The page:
actually. Your minimum budget needs to cover the cost of like a basic class and a conference, cuz you do wanna do at least both on an annual basis. So think of like a National Safety Council conference, an ASSP conference, a VPPPA conference, any type of big conference where they have multiple seminars and the opportunity for networking.

And then you also wanna make sure that you have enough budget to cover at least one class, like a 30 hour class, an OTI center class. So that works out to be about $40 a week, and that may seem like a lot to you, but you have to stop thinking at it of it as an

[00:06:00] expense. It's actually an investment because it will pay you back in terms of salary, raises, promotions, it keeps you good at your job because let's say that you're just doing your job and you're not doing the continuing education.

You're basically just gonna flatline what your career can do. So that's costing you money by not making that investment. And I'm not saying that you shouldn't ask your employer whether or not they would reimburse you for the training. If they do, it becomes like a bonus. And I'm all about getting your boss to pay for your training, but you don't want their answer as to whether or not they're gonna reimburse you for the training to decide your career path.

What's best is that you create a plan that is best for you regardless of whether or not they're gonna reimburse you. And then you go ask them if they will reimburse you. This is your plan, will you reimburse me? And if they do, then it works out to be like a bonus.

[00:07:00] And when you do it this way, what you'll see is that your skills and your network and your value in the job market actually increases faster because you're looking out for your own best interest instead of just depending upon whatever is the, in the interest of the company you're currently working for.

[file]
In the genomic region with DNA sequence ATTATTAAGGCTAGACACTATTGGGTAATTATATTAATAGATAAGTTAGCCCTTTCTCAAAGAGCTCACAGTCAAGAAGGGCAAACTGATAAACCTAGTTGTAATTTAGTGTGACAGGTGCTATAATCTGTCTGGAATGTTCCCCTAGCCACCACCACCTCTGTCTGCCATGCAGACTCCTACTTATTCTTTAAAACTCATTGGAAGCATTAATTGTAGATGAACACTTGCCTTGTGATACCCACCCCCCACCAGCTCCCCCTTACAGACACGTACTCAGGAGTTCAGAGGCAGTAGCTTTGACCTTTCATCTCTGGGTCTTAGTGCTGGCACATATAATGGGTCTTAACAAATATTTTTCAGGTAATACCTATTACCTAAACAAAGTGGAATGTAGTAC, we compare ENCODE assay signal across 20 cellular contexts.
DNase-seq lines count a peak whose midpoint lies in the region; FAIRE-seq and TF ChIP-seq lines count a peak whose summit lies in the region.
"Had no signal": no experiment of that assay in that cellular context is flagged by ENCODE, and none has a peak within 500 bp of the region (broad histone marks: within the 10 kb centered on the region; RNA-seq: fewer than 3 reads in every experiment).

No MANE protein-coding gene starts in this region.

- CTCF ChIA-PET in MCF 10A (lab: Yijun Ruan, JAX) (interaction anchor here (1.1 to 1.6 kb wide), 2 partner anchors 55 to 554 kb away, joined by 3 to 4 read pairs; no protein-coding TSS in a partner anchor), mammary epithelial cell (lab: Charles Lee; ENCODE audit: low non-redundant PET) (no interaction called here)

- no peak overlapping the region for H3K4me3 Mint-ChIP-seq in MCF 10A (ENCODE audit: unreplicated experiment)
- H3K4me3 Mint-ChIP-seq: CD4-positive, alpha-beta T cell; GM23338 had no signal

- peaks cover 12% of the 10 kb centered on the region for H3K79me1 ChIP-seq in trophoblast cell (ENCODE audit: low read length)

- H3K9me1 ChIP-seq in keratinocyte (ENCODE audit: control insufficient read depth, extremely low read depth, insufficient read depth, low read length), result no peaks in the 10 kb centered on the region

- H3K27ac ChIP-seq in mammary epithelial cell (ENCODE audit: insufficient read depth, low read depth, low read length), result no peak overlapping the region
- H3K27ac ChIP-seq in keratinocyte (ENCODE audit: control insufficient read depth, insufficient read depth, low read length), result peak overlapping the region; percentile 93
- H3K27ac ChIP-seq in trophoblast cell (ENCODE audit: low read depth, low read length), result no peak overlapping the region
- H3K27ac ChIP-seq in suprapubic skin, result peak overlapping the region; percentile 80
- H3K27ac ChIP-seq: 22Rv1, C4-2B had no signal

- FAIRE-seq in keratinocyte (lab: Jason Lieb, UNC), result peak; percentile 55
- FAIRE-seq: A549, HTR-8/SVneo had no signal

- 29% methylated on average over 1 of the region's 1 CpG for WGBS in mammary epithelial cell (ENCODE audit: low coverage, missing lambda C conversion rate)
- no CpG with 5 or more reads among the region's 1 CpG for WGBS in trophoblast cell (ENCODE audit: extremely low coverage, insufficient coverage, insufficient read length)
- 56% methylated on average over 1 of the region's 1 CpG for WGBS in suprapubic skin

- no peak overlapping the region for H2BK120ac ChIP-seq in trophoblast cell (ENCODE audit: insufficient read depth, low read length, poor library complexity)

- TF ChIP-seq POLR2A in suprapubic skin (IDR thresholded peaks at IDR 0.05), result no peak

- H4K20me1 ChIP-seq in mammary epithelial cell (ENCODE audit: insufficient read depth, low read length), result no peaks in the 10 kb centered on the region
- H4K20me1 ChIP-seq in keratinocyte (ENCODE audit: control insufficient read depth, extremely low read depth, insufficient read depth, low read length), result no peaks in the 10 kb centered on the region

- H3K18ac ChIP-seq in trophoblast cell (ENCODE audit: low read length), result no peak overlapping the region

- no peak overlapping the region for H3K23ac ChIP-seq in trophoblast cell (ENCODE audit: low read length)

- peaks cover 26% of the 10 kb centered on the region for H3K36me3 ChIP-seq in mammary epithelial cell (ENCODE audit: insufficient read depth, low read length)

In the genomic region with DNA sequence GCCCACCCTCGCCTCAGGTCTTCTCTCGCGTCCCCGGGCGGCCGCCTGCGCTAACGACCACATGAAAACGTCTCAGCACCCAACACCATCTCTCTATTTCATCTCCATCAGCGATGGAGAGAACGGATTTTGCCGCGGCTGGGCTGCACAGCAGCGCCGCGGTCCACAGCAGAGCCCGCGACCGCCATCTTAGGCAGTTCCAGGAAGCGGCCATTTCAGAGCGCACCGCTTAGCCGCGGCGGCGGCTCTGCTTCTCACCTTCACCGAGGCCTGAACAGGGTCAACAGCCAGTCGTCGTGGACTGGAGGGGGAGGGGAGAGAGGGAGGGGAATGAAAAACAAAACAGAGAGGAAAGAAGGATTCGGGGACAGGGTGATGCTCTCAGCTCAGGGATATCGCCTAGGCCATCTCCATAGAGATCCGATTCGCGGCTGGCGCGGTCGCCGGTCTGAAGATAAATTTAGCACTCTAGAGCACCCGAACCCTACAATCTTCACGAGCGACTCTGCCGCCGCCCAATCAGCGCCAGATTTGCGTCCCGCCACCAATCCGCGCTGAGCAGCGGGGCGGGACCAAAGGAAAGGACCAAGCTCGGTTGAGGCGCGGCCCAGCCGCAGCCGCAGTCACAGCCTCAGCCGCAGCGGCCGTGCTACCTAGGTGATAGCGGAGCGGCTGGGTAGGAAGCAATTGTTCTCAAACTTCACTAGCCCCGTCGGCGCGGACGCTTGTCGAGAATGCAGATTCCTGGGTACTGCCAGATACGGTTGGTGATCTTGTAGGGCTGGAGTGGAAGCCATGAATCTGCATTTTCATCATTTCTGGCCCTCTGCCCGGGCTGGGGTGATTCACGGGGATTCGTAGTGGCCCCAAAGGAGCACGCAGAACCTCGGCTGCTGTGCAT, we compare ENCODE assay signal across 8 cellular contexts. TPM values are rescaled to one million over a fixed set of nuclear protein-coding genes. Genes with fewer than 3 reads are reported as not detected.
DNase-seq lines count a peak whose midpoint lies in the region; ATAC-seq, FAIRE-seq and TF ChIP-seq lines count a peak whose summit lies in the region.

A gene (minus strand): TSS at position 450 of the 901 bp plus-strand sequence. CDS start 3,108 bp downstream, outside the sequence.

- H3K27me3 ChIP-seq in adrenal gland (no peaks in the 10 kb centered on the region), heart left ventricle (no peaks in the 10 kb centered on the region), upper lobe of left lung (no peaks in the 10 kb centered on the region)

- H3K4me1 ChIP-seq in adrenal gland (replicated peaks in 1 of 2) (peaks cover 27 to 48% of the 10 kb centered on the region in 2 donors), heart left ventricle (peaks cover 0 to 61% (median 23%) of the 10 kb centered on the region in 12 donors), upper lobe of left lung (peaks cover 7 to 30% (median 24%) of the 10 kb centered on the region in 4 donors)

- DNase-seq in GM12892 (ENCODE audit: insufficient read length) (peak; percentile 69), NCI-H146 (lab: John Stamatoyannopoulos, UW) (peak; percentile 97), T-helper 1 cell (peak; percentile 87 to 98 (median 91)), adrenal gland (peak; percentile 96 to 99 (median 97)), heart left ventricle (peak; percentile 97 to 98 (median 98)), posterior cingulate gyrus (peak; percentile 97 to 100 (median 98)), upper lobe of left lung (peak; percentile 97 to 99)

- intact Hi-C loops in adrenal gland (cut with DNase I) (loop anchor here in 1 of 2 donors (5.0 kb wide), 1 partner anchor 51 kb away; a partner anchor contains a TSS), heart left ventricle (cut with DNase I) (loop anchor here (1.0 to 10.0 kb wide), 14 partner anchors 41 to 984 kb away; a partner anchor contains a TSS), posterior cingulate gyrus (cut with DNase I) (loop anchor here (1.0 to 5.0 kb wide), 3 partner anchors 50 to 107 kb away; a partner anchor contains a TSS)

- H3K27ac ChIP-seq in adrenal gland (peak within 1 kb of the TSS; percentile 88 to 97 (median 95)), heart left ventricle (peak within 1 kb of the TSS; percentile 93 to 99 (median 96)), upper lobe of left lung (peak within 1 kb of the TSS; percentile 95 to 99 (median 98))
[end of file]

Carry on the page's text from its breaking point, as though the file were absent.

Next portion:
So that is step one, is determine your budget and then start putting that money away so that way when you do have to pay for your continuing education, that does not become an issue. Step number two is that you wanna decide on the highest value training that you need. So what will pay you back faster and what will fill in any gaps in your skills.

So conferences are great and I, I love going to conferences and they give you an amazing opportunity to network with other people and also see a wide variety of idea. And on top of that, they're a fun way to get any CEUs. So if you have certifications and you need to get

[00:08:00] continuing education units, they're a great way to do that. But if the skills you are lacking are networking and idea generation, then a conference might be good for you. But when you allow the conference to be the only continuing education that you do, then the seminars that you attend are going to be all that you're investing in. You have now taken your continuing education plan and your career planning and put it in the hands of the conference planning committee.

You're no longer making that decision as to what you're gonna learn about this year. And you're not guaranteed that those gaps are gonna be filled because honestly, the seminars and the workshops that are at these conferences, they just teach you a tiny bit. Just a little bit on a whole bunch of things. And I think it's great for idea generation. But diving deep into learning a skill,

[00:09:00] you sometimes need a multi-day course for that, or a multi-day workshop, or a longer, more in-depth workshop to learn that. So it's a better option to use conferences as networking opportunities with a side of a little bit of great sessions in there too.